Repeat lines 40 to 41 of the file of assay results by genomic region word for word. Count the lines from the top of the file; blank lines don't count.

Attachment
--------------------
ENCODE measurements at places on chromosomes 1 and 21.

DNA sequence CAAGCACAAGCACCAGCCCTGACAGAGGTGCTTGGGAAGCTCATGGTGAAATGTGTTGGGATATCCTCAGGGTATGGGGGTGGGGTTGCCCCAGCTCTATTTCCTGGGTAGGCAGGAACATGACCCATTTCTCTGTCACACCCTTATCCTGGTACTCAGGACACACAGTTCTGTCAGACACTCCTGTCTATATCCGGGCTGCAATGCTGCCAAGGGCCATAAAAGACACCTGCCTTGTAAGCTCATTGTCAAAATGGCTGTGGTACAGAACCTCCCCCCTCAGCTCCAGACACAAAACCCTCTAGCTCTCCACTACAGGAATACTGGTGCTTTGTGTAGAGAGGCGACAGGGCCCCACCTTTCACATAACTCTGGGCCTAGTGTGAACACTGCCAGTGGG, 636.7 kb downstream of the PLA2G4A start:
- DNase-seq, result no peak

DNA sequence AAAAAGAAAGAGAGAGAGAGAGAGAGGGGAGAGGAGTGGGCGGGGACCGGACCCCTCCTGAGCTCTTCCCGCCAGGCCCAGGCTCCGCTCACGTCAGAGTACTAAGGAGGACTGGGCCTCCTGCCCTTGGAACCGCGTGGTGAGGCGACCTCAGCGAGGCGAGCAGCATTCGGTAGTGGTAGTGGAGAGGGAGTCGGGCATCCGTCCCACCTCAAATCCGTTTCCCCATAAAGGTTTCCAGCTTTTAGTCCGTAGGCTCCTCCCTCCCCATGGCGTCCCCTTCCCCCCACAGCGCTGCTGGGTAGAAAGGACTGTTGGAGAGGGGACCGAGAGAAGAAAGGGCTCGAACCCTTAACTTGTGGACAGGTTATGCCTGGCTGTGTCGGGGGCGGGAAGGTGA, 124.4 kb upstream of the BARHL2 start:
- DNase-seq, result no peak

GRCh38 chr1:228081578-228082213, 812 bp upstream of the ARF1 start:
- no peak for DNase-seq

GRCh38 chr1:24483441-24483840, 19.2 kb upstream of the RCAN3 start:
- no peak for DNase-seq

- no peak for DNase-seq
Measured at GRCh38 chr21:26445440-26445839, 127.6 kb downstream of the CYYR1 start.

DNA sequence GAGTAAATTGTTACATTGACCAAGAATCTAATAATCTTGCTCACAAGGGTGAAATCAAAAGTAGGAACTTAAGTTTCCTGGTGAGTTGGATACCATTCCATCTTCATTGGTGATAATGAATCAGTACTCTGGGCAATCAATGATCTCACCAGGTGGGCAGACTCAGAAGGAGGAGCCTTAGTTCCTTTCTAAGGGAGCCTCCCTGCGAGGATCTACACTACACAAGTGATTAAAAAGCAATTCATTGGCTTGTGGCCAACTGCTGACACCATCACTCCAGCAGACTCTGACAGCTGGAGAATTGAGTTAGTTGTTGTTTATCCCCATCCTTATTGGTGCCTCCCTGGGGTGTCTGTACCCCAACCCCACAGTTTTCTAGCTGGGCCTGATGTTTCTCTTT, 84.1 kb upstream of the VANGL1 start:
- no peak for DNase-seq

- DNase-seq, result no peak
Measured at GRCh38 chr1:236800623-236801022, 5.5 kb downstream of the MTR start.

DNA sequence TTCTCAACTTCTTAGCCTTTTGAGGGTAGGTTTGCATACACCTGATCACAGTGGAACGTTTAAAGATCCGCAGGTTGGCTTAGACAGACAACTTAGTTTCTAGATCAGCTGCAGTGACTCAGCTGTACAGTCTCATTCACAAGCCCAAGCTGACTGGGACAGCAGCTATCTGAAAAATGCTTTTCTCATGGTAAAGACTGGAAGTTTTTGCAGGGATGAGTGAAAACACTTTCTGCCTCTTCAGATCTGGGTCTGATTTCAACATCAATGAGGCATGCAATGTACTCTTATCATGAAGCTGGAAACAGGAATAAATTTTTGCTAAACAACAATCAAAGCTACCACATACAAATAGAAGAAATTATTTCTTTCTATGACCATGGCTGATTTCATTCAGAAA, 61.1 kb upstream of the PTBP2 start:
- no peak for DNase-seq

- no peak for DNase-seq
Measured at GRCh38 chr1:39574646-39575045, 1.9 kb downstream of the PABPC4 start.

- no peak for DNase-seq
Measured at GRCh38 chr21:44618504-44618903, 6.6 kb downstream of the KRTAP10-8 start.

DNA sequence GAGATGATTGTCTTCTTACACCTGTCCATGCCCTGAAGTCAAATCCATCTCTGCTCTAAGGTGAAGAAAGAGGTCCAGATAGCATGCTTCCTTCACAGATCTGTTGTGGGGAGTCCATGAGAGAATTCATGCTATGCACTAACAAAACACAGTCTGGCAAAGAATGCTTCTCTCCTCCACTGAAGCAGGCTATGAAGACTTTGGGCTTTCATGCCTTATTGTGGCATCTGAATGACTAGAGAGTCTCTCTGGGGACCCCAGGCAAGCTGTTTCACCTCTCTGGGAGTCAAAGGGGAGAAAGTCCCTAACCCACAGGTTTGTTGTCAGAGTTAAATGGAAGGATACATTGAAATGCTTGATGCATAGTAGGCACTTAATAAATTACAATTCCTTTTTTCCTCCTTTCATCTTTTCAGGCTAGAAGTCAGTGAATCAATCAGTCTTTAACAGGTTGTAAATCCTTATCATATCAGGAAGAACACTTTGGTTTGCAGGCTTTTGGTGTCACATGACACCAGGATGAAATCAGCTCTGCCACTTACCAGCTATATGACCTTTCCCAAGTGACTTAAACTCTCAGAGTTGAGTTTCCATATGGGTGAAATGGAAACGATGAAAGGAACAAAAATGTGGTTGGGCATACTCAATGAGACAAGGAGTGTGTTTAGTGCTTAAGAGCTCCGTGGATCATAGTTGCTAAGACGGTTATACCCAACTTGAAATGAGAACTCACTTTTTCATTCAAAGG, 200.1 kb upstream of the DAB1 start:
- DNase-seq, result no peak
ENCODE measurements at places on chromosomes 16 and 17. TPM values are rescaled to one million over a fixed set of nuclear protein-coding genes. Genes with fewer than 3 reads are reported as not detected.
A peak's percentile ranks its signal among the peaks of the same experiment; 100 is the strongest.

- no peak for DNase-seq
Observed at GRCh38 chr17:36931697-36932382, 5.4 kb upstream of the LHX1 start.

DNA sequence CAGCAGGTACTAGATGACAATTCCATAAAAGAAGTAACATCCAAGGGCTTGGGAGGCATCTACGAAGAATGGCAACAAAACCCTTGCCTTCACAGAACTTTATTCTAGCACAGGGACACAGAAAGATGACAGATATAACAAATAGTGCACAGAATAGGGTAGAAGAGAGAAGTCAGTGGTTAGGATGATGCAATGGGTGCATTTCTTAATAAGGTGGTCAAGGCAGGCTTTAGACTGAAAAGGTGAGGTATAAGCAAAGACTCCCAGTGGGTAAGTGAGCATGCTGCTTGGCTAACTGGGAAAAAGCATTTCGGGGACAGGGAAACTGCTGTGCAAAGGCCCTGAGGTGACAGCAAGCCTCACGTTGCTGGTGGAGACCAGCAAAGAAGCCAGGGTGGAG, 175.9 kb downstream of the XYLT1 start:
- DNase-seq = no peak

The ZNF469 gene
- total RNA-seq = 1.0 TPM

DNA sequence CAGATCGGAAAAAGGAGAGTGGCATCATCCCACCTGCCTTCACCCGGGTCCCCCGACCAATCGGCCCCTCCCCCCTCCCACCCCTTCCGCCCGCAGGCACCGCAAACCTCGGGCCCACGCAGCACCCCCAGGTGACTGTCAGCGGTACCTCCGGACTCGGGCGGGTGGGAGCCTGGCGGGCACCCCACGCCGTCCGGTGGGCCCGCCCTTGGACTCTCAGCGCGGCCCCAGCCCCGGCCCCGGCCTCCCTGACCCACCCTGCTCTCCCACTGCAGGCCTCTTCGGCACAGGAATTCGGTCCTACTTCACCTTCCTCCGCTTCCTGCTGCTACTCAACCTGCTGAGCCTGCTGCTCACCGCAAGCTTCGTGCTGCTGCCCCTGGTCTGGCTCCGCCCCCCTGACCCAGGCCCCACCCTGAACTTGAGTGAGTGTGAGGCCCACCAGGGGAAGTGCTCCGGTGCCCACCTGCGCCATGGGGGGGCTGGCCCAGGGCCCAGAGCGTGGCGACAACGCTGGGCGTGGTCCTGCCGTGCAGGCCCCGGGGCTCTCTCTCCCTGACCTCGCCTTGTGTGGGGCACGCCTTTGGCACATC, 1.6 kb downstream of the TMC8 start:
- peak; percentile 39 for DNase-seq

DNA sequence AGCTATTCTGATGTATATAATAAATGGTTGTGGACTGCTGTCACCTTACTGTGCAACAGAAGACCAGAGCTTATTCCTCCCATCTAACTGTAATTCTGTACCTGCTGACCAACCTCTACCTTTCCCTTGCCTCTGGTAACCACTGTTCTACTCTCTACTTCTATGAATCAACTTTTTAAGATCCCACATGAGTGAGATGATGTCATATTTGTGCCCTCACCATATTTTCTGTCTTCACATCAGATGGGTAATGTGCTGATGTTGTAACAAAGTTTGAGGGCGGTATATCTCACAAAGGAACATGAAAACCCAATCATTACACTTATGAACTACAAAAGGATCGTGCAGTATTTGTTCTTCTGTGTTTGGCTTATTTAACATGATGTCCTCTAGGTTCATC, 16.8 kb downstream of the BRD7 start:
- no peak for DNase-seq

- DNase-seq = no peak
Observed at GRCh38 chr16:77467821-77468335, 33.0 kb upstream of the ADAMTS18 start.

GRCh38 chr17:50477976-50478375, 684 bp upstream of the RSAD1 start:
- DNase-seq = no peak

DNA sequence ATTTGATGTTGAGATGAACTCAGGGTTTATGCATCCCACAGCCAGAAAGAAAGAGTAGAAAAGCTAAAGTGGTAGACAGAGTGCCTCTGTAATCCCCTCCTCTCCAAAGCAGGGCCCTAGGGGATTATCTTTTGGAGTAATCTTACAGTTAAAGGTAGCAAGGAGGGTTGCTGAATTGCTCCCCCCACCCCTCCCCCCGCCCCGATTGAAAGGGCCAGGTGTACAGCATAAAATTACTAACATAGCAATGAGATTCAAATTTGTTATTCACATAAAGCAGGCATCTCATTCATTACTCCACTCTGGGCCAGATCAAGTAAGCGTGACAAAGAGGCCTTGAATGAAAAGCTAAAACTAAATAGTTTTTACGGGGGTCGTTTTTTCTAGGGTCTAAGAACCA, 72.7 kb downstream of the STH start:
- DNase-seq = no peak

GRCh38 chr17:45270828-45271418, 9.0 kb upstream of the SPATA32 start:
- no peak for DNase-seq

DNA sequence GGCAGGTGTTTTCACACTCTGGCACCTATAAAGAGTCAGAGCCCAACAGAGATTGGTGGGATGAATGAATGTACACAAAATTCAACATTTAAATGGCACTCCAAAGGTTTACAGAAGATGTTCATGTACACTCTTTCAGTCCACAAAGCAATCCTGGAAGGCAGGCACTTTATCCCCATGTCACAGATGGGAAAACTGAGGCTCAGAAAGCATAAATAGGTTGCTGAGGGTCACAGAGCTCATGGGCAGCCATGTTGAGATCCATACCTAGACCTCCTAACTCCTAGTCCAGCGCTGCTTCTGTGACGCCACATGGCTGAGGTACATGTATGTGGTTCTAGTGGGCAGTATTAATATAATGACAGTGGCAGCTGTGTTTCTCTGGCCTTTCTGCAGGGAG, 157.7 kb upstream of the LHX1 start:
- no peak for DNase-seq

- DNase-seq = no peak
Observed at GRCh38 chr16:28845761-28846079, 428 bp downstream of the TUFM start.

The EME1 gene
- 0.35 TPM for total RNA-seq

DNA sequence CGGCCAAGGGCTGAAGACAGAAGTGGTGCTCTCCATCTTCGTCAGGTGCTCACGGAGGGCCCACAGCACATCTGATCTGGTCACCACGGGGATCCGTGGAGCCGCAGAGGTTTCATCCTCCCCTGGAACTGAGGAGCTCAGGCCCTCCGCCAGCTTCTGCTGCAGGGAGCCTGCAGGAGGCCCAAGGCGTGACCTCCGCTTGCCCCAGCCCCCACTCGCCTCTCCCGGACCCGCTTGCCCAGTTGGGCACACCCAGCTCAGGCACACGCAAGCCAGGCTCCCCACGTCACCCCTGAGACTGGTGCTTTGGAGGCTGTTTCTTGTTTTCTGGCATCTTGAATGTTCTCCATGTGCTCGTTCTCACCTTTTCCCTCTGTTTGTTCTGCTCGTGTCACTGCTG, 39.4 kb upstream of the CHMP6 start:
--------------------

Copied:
DNA sequence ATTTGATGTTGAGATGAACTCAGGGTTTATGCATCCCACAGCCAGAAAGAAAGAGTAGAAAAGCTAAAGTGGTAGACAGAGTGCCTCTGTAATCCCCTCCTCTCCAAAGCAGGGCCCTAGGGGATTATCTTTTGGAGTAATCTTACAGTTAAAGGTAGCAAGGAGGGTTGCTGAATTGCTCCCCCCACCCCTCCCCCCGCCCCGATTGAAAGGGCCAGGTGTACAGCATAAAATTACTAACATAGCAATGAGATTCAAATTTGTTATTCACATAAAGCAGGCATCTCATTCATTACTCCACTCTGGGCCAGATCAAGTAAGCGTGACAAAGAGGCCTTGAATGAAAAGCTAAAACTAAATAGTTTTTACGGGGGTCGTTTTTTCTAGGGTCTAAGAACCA, 72.7 kb downstream of the STH start:
- DNase-seq = no peak